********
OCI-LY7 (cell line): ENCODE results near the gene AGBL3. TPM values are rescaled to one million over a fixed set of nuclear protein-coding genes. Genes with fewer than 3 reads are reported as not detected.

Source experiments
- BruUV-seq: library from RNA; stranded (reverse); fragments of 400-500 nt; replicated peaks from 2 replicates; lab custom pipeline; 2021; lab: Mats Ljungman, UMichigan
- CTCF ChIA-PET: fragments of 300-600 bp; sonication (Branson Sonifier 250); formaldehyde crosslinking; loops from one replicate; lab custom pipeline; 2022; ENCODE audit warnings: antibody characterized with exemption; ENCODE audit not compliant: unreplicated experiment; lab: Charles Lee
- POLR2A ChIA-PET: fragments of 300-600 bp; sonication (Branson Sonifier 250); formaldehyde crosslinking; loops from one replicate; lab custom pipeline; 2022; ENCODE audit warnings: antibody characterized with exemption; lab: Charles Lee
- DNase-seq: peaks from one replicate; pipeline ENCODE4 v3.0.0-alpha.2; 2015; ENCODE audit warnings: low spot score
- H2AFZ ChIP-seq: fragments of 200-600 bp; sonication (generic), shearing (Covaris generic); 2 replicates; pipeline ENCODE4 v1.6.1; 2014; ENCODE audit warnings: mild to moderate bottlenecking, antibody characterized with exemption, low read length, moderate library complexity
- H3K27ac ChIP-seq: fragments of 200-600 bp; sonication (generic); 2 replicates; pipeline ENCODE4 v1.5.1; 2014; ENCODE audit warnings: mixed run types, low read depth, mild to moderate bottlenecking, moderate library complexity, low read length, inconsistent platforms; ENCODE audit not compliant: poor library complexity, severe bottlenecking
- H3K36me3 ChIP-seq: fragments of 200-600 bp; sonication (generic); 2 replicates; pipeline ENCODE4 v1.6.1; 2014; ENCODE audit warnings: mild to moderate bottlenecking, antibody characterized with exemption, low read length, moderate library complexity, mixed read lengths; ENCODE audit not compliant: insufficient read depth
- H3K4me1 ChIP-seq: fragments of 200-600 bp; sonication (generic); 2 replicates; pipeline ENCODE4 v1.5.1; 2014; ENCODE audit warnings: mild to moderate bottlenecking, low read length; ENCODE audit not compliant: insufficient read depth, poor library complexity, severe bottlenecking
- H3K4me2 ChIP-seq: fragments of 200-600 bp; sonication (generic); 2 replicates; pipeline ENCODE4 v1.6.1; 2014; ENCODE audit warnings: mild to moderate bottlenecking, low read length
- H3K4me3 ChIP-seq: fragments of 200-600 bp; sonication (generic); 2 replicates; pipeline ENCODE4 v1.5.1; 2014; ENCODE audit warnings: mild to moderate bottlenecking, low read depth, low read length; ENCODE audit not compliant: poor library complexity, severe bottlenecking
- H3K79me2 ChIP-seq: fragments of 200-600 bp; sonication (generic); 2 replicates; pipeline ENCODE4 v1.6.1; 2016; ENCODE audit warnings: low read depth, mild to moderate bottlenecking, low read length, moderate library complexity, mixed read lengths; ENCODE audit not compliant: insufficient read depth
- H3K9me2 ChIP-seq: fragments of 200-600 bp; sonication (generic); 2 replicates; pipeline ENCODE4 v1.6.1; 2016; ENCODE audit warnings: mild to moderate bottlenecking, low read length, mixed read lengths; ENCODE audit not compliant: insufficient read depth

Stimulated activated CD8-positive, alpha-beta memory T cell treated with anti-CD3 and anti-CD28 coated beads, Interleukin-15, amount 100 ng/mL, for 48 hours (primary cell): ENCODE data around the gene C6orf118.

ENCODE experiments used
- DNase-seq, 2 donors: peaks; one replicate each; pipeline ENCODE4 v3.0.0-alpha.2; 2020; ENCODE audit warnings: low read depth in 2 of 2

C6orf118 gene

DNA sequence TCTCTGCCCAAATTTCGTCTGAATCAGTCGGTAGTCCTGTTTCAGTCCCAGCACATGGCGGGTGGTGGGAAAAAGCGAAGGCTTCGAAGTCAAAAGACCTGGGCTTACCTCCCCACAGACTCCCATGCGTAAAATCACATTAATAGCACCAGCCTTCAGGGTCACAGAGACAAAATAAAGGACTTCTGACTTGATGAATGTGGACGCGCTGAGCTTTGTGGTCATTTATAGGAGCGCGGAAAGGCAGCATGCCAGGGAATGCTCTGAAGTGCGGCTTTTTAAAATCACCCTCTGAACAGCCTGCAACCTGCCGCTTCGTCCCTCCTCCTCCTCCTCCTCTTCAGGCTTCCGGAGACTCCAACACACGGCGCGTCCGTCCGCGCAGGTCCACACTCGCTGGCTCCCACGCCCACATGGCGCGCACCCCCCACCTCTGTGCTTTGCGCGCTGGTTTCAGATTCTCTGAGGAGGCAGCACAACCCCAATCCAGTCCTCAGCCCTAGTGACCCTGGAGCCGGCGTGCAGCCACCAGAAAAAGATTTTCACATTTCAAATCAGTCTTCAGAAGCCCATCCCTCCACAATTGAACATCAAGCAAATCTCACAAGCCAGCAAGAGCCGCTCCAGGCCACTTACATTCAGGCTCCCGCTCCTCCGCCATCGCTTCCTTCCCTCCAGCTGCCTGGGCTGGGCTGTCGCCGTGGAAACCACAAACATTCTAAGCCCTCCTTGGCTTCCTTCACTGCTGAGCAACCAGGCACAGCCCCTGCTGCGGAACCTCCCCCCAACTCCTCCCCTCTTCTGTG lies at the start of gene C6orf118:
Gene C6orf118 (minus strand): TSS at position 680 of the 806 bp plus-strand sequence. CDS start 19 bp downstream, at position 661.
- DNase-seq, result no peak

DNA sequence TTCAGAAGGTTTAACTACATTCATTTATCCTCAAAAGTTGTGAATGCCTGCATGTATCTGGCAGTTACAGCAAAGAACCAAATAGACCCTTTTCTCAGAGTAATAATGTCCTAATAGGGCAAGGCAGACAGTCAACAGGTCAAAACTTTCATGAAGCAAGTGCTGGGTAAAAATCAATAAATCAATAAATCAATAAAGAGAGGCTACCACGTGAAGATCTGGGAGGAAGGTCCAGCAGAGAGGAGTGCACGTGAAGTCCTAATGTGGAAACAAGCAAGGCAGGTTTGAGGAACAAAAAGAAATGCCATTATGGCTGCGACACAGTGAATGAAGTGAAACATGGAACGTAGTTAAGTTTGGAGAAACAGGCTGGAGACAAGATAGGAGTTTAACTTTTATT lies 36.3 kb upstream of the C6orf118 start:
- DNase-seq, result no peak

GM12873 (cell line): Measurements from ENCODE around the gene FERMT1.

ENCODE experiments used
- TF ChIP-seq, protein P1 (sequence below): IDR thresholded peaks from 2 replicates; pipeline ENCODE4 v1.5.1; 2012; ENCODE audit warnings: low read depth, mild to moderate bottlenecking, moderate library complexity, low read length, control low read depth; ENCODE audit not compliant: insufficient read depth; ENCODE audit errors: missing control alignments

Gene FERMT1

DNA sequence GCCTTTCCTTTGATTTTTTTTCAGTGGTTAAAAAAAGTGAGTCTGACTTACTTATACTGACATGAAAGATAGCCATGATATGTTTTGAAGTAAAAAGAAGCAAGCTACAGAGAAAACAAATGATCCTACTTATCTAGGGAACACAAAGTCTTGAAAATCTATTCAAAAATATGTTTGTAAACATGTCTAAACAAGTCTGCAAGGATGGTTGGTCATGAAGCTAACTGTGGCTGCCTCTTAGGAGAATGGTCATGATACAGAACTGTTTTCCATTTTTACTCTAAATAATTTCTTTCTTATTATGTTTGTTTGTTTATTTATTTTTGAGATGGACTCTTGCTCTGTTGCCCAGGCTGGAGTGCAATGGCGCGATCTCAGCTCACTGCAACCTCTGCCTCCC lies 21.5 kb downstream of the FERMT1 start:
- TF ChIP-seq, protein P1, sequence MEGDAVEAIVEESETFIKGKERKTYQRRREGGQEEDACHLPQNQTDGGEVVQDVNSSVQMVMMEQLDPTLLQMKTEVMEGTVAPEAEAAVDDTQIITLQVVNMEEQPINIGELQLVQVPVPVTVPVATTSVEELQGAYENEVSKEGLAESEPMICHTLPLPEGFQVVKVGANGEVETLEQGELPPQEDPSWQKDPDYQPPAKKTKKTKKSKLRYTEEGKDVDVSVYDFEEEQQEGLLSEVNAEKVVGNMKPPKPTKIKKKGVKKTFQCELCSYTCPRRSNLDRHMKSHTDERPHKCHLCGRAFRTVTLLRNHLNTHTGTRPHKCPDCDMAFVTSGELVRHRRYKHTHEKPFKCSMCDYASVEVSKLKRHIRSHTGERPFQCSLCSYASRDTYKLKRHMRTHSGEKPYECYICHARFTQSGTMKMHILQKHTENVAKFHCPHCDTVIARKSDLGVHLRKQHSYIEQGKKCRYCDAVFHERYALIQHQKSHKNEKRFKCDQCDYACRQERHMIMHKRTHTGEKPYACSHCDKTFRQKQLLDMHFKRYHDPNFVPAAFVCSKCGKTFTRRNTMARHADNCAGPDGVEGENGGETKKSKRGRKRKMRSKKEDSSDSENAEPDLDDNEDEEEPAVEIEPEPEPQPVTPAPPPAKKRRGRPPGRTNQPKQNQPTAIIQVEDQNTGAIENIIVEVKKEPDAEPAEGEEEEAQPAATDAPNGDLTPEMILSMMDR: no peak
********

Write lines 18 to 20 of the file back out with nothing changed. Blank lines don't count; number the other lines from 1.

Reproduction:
C6orf118 gene

DNA sequence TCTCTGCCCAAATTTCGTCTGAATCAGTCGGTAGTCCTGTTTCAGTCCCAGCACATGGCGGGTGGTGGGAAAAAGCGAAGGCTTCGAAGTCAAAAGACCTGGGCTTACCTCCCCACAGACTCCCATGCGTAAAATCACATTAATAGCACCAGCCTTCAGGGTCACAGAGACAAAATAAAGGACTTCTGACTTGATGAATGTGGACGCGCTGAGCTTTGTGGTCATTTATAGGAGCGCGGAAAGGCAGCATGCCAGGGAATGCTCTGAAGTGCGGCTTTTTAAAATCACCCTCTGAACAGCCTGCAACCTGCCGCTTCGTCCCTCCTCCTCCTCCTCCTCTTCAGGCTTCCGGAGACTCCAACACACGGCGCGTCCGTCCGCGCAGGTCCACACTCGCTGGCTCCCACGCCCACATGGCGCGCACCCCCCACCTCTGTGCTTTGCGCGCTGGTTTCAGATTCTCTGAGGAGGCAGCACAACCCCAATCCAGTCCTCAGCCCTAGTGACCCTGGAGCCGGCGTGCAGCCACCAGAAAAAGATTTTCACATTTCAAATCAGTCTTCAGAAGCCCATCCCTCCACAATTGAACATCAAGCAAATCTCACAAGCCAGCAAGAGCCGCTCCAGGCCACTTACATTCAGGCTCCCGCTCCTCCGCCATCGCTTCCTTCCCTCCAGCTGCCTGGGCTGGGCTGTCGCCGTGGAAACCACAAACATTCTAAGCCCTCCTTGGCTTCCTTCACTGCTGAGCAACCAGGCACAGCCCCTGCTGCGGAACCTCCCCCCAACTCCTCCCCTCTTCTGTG lies at the start of gene C6orf118:
Gene C6orf118 (minus strand): TSS at position 680 of the 806 bp plus-strand sequence. CDS start 19 bp downstream, at position 661.